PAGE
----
Blawg rules. The California State Bar has issued an opinion outlining the circumstances under which an attorney’s blog would be subject to the requirements of the California State Bar Act’s Rules of Professional Conduct regulating attorney advertising. According to the opinion, a legal blog qualifies as attorney advertising if it conveys the message that the lawyer is available for professional employment directly, “through words of invitation or offer to provide legal services,” or implicitly, by describing the lawyer’s legal services or case results. The opinion gives what it describes as an “extreme” example of an attorney’s implicit expression of his or her availability: A blog in which a lawyer hyperlinks his name on the blog to his law firm’s professional web page; identifies himself as “one of California’s premier criminal defense lawyers”; doesn’t allow readers to post comments; and contains a blog entry in which the lawyer writes, “Once again, I was able to convince a jury that there was reasonable doubt that my client – who had tested positive for cocaine when pulled over by the local constabulary for erratic driving – was completely unaware of the two-kilo bag of the same substance in her trunk. They were absolutely mesmerized by my closing argument.” This lawyer’s blog would violate two of the state’s ethics rules, the opinion explains, including one prohibiting messages “as to the ultimate result of a specific case or cases presented out of context without adequately providing information as to the facts or law giving rise to the result.” So, what kind of a legal blog would fall outside of California’s “attorney advertising” category? One that, for example, identifies a family lawyer as the author, features articles of potential interest to the lawyer’s current or prospective clients, contains bylines hyperlinked to the lawyer’s professional web page, never focuses on the lawyer’s current or former cases or describes his practice, and doesn’t end any blog posts with the admonition that if the reader has “any questions about your divorce or custody case, you can contact” the attorney/blog author.

Lost and found. Law enforcement departments and agencies have been using social media almost since its inception to quickly disseminate and solicit information important to locating stolen property and missing persons, identifying criminal perpetrators, and preventing crimes. The authorities’ posts are usually very dry, however, featuring brief explanations of the crimes they’re trying to solve, or descriptions and photos of the missing criminals, children, or property they’re trying to locate. But the police department in the 2,200-resident town of Crewe, Va., recently took a different tack. After responding to a call from a local Super Dollar store about a suspicious white powder found in the store’s aisle, a member of that department penned the following Facebook post: “If you mistakenly dropped your cocaine today and were at the Super Dollar, please contact us. We would like to talk with you further about your property.” What at first blush appeared to be a trap intended to ensnare the world’s dumbest crook was actually a playful attempt to get the department’s social media followers’ attention, according to Detective Ella Turner, the officer responsible for the post. “We want them to realize we’re human and to talk to us,” Turner told the Washington Post. “If we’re humorous, that can get the ball rolling.” The department’s responses to the Facebook followers who commented on the post clarified the department’s intention: “We will not give you back your illegal narcotics. The narcotics are weighed, photographed and placed into an evidence locker to be destroyed upon the approval of the courts.”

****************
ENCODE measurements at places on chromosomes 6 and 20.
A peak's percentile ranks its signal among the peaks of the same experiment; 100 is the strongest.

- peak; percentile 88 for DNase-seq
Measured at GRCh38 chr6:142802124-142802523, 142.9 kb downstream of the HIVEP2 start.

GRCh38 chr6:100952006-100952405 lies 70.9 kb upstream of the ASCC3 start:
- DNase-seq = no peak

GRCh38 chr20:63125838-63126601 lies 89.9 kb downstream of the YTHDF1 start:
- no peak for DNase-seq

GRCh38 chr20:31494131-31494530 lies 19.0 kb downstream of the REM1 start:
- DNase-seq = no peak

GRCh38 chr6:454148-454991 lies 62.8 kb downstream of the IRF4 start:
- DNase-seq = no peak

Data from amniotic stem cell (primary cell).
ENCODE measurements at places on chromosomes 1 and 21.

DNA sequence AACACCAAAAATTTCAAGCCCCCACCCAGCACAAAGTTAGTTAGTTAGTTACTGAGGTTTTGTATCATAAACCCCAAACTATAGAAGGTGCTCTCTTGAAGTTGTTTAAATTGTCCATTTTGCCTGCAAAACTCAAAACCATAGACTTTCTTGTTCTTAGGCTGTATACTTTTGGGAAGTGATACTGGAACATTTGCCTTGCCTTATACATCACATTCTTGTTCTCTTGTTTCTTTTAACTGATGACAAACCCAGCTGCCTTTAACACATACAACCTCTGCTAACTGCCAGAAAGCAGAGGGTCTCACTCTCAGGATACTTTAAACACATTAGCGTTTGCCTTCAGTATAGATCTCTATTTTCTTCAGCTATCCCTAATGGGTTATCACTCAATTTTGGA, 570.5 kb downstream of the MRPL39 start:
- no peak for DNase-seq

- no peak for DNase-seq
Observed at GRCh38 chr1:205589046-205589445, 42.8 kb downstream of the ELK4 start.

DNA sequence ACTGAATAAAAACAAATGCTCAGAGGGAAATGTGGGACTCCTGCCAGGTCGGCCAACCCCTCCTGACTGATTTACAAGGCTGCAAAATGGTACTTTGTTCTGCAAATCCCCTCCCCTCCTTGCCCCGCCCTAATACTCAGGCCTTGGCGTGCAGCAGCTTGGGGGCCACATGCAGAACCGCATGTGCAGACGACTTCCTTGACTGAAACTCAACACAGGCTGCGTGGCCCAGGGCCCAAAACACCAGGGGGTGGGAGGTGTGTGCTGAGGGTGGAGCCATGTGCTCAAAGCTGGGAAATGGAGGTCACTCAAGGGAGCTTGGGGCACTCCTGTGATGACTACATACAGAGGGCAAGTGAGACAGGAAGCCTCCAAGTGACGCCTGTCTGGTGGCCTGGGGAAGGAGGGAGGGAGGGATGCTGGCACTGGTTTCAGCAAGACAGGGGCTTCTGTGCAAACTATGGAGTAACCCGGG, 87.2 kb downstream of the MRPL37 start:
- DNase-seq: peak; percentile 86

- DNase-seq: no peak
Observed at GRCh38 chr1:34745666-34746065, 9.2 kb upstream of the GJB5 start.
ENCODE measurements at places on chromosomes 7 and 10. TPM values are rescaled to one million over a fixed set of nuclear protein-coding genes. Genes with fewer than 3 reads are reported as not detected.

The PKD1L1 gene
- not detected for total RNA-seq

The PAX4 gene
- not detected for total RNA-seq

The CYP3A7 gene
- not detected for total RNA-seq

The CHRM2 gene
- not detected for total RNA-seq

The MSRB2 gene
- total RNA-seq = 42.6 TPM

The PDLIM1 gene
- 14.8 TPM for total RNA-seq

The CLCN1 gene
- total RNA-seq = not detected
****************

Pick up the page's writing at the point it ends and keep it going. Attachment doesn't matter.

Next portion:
The Internet of Things Toast. Here’s a gift idea for the social media enthusiast in your life who can’t get enough of his own image: The selfie toaster. Just think: Your friend or loved one can wake up to his own face imprinted on a piece of bread every morning. For $69, the Vermont Novelty Toaster Corporation will custom make toaster inserts using images that you provide – one photo for toast bearing the same image on both sides, two for toast with a different image on each side. While the product’s reviews are very positive, the selfie toaster does have its limitations: The company’s marketing copy warns that “props or gimmicks in front of faces do not usually show up well on toast” and “animals with all black fur are extremely hard if not impossible to achieve.”